Jets excited to hit the ice for summer training camp

They couldn’t exchange hugs or high-fives due to extensive health and safety protocols — but there’s no question the Winnipeg Jets were happy to be back on the ice together.

Summer training camp kicked off bright and early Monday at Bell MTS Iceplex, with two groups of players working off the rust and being put through the paces under the watchful eye of coach Paul Maurice and his staff.

There were plenty of smiles, socially-distant fist pumps and cheers for the first formal team event since a March 11 victory in Edmonton, which would prove to be the last game of the regular-season as COVID-19 brought sports to a screeching halt. Now, 124 days later, hockey is back after players ratified the return-to-play protocols last Friday, along with a four-year extension of the collective bargaining agreement that provides guaranteed labour peace through the 2025-26 season.

“We love playing hockey, and we want to win the Stanley Cup. We know everybody’s doing what they can to be safe,” said forward Nikolaj Ehlers in a post-practice Zoom interview, which is one of the many changes brought about by the pandemic along with mandatory daily nasal swabs.

The Jets officially opened camp Monday in preparation for a 24-team tournament that gets underway Aug. 1 in hub cities of Edmonton and Toronto. Fans are not permitted to watch the practices. Winnipeg will skate daily before travelling to Edmonton on July 26 and begin living in the so-called “bubble” before facing off against the Calgary Flames in a best-of-five qualifying series.

The winner advances to the traditional round of 16, playing either Colorado, Dallas, Vegas or St. Louis. The loser has a one-in-eight chance at landing the No 1 overall draft pick and projected franchise player Alexis Lafreniere, based on the results of last month’s draft lottery in which a yet-to-be determined placeholder team had the ping pong ball bounce their way.

“I think we’re going to have to lean on each other, certainly. Everyone’s going to be homesick, everyone’s going to miss their families. We’re really going to lean on each other to have that face-to-face quality time. There’s definitely going to be opportunities for us to spend a ton of time together. I think it’s something our group looks forward to, because we do get along really well and have built a pretty strong bond off the ice,” said Jets captain Blake Wheeler.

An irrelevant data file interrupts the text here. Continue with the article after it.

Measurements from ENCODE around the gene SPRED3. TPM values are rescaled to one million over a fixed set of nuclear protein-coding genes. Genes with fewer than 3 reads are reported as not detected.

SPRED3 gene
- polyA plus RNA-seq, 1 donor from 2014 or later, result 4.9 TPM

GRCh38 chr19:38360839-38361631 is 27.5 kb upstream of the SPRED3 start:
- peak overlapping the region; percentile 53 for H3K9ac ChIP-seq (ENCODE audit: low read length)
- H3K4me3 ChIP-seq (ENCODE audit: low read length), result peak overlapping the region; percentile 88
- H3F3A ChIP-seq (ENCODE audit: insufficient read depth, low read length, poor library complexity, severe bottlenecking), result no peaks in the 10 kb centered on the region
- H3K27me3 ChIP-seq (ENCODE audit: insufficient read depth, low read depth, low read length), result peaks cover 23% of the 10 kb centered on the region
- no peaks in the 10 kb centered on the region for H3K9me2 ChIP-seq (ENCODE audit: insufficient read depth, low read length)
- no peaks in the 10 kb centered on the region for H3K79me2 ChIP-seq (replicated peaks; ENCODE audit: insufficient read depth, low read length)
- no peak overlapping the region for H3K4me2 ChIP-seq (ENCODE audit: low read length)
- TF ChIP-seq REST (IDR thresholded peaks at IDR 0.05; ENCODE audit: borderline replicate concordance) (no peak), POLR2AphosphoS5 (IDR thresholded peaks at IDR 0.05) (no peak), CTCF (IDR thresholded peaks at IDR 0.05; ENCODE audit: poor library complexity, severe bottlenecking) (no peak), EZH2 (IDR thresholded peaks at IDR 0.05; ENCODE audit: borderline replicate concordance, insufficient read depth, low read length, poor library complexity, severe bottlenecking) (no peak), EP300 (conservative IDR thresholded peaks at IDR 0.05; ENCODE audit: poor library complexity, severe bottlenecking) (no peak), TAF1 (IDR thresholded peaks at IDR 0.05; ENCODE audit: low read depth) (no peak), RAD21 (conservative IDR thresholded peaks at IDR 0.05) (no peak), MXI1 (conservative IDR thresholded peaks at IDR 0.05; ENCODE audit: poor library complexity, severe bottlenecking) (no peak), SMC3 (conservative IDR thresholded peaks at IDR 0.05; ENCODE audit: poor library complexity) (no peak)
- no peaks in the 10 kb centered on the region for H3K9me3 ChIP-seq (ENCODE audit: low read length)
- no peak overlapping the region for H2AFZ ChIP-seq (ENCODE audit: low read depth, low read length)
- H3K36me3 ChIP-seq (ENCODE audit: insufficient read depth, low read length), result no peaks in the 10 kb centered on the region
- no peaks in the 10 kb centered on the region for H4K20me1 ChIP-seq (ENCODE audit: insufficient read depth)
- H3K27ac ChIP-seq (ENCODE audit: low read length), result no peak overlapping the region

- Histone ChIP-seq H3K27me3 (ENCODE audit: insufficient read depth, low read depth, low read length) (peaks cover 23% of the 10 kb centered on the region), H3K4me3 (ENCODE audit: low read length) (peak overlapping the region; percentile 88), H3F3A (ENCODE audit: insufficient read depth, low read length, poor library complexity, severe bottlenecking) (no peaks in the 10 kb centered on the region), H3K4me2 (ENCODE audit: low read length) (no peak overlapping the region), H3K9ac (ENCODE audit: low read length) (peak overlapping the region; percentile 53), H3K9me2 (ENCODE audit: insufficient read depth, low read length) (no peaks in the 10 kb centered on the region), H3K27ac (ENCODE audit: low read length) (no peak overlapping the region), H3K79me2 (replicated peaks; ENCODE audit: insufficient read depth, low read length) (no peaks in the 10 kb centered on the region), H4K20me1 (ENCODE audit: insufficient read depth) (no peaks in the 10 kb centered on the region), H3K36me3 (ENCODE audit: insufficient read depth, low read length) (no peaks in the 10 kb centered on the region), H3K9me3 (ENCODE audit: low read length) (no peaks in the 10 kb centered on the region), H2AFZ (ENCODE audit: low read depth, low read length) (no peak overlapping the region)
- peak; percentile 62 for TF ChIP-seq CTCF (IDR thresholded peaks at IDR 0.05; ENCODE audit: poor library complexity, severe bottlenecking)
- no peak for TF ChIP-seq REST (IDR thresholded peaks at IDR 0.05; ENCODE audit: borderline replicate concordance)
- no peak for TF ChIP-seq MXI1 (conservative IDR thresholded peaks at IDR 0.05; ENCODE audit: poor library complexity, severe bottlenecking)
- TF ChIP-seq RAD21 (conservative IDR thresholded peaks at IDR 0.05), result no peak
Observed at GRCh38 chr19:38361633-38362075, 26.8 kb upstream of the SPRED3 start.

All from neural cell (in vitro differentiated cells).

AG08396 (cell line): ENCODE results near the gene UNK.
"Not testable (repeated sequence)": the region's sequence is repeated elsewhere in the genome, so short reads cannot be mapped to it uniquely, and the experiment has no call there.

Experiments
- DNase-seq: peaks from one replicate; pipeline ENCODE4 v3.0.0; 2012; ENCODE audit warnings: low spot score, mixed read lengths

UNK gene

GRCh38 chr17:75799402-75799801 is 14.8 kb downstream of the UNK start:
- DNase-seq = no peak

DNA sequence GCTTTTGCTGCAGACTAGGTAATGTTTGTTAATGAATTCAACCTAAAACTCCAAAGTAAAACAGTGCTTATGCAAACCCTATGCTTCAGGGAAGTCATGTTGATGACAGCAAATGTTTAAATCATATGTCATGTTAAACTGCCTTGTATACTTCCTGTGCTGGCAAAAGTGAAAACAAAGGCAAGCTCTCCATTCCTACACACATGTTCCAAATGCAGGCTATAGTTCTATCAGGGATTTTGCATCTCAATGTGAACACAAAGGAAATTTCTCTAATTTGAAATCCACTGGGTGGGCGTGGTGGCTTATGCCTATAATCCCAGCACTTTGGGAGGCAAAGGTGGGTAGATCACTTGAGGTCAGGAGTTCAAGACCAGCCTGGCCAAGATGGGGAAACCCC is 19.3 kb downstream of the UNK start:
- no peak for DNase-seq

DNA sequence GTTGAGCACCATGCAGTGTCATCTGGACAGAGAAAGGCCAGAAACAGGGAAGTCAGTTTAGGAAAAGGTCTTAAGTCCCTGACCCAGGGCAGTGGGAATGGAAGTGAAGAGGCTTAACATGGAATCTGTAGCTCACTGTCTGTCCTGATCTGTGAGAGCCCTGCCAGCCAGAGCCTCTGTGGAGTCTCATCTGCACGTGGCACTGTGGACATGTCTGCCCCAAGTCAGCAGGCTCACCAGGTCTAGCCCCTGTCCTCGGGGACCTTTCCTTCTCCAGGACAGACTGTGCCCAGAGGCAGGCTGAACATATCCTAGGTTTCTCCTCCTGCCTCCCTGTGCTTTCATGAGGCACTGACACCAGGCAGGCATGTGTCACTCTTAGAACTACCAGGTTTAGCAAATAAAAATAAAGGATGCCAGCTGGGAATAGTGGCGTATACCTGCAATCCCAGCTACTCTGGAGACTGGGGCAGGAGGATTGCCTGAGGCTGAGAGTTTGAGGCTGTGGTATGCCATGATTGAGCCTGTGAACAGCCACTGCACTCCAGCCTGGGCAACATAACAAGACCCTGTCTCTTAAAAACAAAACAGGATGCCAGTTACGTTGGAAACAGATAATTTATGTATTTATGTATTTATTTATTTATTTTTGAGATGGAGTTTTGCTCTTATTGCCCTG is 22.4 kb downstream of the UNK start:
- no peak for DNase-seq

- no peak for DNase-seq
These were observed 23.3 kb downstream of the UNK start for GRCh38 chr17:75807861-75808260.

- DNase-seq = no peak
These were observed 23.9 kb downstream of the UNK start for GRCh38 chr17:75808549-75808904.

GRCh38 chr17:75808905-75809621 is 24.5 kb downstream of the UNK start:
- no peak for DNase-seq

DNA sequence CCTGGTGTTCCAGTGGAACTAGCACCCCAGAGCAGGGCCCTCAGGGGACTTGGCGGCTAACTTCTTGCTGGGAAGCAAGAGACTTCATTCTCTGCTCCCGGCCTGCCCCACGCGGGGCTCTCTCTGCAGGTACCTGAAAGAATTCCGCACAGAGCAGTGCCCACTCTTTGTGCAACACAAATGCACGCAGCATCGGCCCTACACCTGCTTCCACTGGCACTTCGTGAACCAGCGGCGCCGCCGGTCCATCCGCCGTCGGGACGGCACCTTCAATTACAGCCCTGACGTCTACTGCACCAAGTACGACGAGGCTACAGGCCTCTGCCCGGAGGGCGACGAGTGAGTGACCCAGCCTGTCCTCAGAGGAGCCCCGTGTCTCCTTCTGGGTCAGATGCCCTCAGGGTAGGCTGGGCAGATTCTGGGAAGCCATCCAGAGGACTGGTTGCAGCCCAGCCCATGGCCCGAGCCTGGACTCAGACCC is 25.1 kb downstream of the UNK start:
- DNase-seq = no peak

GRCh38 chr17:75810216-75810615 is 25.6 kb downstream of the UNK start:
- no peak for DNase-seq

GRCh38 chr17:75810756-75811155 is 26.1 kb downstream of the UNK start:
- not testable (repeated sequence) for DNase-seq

The Jets have brought 33 skaters to camp, including 18 forwards, 12 defencemen and three goaltenders. Teams must trim down to a maximum of 31 players in time for the start of the 24-team Stanley Cup tournament on Aug. 1.

Goaltender Laurent Brossoit, defencemen Anthony Bitetto, Nelson Nogier and Logan Stanley were absent on Monday. Maurice couldn’t give any reason for their absences based on NHL protocols to be deliberately vague about any injuries or illnesses going forward.

However, he did confirm veteran centre Bryan Little will not be participating. He suffered an extensive head and ear injury last November after being hit by a Nikolaj Ehlers slapshot, and there was some hope he could be ready by this summer. Maurice said Little underwent further testing last month and doctors deemed he needs more time to recover.

A handful of NHL players have decided to opt-out of the playoffs for personal reasons, but no Jets players went that route.

“It’s an opportunity to win a Stanley Cup. Obviously it’s not the best situation with my family, being away from my wife and my kids, but at the same time I couldn’t risk deciding to stay home and what if the Jets go on and win the Stanley Cup and I miss out on that? So that was the thinking I had, so this is why I’m here. I don’t want to miss out on winning the Cup,” said forward Mathieu Perreault.

mike.mcintyre@freepress.mb.ca

Twitter: @mikemcintyrewpg

Mike McIntyre

Mike McIntyre
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Mike McIntyre grew up wanting to be a professional wrestler. But when that dream fizzled, he put all his brawn into becoming a professional writer.

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